Key observations from the new Fortune list:
- Drug channel companies have higher revenues than pharmaceutical manufacturers, so they rank higher on the Fortune 500. This results from quadruple-counting of prescription revenues within the channel. See my explanation below.
- Drug channels companies are profitable. When their profits are measured by Return on Sales, profits of wholesalers, PBMs, and pharmacies are only one-tenth of manufacturer profits. But when these profits are measured by Return on Assets, channel company profitability is about half that of pharmaceutical manufacturers.
- For the second straight year, investors earned higher returns from drugmakers than from the drug channels group. However, the drug channels group has still outperformed manufacturers over the past 10 years.
- The profitability of a typical independent pharmacy is higher than the profitability of the eight largest drug channels companies, including PBMs. Sorry to be the bearer of...good news?
I have gathered the eight drug wholesalers, pharmacy chains, and PBMs on the 2013 list along with their Fortune 500 ranks and links to the financial data as reported by Fortune.
- McKesson (MCK): 14
- Walgreen (WAG): 37
- Rite Aid (RAD): 113
- Omnicare (OCR): 416
Here's a handy, exclusive Drug Channels summary of the data for these eight companies. (Click to enlarge.)
Click here to view the 13 largest pharmaceutical manufacturers on Fortune's 2013 list.
The channel intermediaries are much larger than the manufacturers. In 2013, median revenues for the eight drug channel companies were $87.1 billion, up 4.2% vs. 2010. Median revenues for the manufacturer group were $17.3 billion.
Six of the drug channel companies rank in the top 50 of the Fortune 500 list, while the highest ranking manufacturer (Pfizer) reached only #41. The revenues of the 13 largest pharmaceutical manufacturers on the Fortune 500 list range from $67.2 billion (Pfizer) to $5.5 billion (Celgene).
Note that the Fortune 500 rankings are based on sales revenues, so that double-counting artificially inflates the topline of a channel participant. Here's how a single prescription can hypothetically be counted as revenue by four different Fortune 500 companies:
- Manufacturer A sells a pallet of WonderDrug to Wholesaler B. Manufacturer A reports the net revenue from the sale on its income statement.
- Wholesaler B sells a case of WonderDrug to Pharmacy C. Wholesaler B reports the net revenue from the sale on its income statement.
- Pharmacy C dispenses a WonderDrug prescription to a patient. Pharmacy C is reimbursed via a combination of the patient's copayment and reimbursement from PBM D. Pharmacy C reports the revenue from the prescription on its income statement.
- PBM D reports the reimbursement paid to Pharmacy C as "Network Revenue" on its income statement.
As you can see in the table above, Return on Sales (ROS; profit as percent of revenues) was in the low single digits for all companies in this group, regardless of their position in the channel (pharmacy, wholesaler, or PBM). In 2012, the weighted average ROS (not shown in the table) for the Drug Channels group was 1.6%, a decline from 2011's weighted average of 1.8%.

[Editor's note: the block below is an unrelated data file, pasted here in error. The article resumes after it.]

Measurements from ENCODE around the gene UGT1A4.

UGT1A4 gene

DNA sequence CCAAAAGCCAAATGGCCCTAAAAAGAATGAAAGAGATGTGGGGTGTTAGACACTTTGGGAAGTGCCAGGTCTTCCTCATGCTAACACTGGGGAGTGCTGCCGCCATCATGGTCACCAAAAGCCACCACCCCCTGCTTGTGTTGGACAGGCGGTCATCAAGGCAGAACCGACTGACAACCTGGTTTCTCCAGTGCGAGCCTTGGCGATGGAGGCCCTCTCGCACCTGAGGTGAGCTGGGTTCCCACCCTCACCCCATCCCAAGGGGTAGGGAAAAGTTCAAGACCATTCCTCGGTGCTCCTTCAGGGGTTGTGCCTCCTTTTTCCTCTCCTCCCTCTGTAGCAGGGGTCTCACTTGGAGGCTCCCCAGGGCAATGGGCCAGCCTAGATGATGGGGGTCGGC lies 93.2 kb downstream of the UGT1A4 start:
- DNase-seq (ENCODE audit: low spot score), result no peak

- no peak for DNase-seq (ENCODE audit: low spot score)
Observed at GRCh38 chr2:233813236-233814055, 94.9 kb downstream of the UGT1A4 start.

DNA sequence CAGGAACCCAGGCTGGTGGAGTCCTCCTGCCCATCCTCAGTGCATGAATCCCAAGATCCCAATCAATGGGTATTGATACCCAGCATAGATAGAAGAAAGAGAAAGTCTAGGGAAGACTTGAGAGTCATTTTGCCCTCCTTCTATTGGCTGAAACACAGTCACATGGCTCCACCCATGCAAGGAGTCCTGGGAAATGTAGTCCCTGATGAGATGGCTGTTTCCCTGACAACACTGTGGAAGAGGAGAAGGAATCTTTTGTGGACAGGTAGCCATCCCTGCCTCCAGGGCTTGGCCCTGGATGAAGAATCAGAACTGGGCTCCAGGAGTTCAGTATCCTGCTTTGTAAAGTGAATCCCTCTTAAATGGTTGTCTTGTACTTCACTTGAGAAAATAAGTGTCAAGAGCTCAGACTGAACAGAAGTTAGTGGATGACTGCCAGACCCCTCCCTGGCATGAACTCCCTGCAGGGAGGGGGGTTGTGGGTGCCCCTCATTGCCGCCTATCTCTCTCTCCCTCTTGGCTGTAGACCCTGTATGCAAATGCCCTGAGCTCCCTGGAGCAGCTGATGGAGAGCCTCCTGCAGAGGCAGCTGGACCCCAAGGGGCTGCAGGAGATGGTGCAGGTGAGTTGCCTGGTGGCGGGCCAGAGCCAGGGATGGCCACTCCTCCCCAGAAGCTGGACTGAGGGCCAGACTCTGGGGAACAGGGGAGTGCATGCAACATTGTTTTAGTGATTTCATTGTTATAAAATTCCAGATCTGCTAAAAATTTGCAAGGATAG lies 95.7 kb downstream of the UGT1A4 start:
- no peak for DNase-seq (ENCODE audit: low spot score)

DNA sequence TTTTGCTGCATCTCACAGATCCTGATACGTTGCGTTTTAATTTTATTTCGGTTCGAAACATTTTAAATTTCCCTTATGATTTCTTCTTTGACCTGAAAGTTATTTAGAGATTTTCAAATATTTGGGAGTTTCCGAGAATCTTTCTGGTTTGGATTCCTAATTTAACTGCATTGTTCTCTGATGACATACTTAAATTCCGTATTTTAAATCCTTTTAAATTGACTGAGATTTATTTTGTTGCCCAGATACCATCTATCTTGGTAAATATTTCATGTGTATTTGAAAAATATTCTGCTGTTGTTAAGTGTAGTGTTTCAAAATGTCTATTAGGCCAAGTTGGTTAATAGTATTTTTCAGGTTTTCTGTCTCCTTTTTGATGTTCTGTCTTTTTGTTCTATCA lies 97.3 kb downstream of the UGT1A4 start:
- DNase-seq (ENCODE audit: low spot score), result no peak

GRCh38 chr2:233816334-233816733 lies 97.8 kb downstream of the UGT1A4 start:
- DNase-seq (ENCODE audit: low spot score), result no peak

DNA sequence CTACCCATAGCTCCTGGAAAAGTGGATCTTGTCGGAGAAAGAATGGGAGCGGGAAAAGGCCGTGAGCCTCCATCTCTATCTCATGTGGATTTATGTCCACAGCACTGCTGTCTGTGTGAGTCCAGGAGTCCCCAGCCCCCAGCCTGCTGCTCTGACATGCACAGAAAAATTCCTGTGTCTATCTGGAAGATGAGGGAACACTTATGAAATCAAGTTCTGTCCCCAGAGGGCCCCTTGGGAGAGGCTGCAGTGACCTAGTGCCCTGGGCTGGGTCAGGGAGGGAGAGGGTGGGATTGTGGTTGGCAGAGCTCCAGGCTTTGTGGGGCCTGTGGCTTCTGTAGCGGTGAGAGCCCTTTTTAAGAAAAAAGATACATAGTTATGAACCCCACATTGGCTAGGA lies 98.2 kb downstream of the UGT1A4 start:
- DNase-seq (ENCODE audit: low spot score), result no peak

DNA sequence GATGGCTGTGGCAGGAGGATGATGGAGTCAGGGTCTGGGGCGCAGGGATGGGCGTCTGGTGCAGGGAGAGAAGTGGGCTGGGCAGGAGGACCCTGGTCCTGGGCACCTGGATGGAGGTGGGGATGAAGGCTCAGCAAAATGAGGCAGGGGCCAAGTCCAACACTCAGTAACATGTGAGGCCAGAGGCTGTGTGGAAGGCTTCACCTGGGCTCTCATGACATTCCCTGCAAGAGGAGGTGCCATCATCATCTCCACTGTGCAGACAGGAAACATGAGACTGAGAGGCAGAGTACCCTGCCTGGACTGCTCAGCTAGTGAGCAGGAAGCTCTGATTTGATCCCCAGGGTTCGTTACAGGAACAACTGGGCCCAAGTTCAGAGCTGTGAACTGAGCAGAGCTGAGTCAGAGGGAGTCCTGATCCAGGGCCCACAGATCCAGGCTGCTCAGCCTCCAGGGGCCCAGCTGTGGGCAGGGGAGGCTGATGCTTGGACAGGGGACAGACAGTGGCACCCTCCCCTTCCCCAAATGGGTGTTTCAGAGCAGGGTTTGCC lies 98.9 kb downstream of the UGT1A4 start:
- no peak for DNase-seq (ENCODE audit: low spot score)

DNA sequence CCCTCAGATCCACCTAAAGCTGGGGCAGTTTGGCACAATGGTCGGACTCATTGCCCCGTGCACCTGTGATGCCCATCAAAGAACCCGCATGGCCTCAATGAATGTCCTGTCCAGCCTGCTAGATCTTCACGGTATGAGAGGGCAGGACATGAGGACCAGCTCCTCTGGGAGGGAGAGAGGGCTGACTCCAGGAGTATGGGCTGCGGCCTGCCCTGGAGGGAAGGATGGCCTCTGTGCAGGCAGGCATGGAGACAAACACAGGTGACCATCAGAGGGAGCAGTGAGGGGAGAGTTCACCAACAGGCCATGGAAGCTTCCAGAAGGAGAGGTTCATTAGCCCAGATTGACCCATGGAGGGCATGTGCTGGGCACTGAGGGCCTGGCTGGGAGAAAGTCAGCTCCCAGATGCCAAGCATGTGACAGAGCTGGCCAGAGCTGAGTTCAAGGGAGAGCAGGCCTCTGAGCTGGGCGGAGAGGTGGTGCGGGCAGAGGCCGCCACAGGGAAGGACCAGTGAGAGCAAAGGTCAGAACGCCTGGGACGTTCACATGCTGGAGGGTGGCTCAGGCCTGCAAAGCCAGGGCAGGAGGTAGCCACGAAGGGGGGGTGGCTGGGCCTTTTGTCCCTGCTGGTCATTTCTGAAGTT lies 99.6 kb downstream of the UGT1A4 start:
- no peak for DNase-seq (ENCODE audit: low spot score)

In 2012, the drug manufacturers’ weighted average profit as a percentage of revenues was a much more robust 17.7%. Thus, the manufacturer-to-channel ratio is 10.9X, i.e., the ROS for the manufacturers was about 11 times the ROS for drug channel companies.
PROFITS: RETURN ON ASSETS
ROS is a flawed measure of profitability for channel intermediaries due to the revenue double-counting. A more meaningful metric is Profits as a % of Assets, a.k.a., Return on Assets (ROA).
ROA relates ROS to the balance sheet assets required to generate an income statement profit. The biggest part of a drug channel company's balance sheet is current assets (cash, product inventory, or accounts receivable). The biggest assets of a pharmaceutical manufacturer tend to be long-term assets such as intangible assets, goodwill, or physical plant, property, and equipment.
The profitability of companies in the Drug Channels universe looks much more attractive this way. In 2012, the group median was 4.3% (range: -5.0% to +6.4%). Once again, Rite Aid was the only company with a negative ROA.
The ROA figures for drug channel companies now look closer to those of the pharmaceutical manufacturers, whose median profits as a percentage of assets was 8.9% in 2010. The manufacturer-to-channel ratio is only 2.1X for ROA, about the same ratio as last year.
The difference reflects partly the innovation/risk premium associated with the expensive, risky, and time-consuming business of drug discovery. Pharmacies, wholesalers, and PBMs wouldn’t exist unless manufacturers actually created valuable and innovative drugs.
The 2012 NCPA Digest provides the following data for independent pharmacies in 2011 (the most recent year available):
- Average ROS = 2.9%
- Average ROA = 14.5%
Investment returns reflected last year's strong stock market performance. Here is the median Total Return to Investors in 2012 as reported from Fortune's list:
- 8 Drug Channels companies: +16.6% (range: 3.6% to +25.6%)
- 13 Drug Manufacturers: +20.4% (range: -3.7% to +79.5%)
A FEW TECHNICAL NOTES
- For consistency, all data are taken from Fortune's measurement of key financial metrics. Click here to review Fortune’s methodology.
- I include only those drug channel companies that earned a majority of their revenues from pharmaceuticals. This criterion excludes other retail formats with pharmacies (supermarkets and mass merchants). I do not separate the revenues from each company's various lines of business.
- Using data from the 2012 NCPA Digest, the ROA for independent pharmacies is computed as: Average Operating Income / Estimated Average Total Assets.
P.S. Congratulations to Bob Belknap of Boehringer Ingelheim for winning HDMA's 2013 Nexus Award for Lifetime Achievement. Well done, Bob!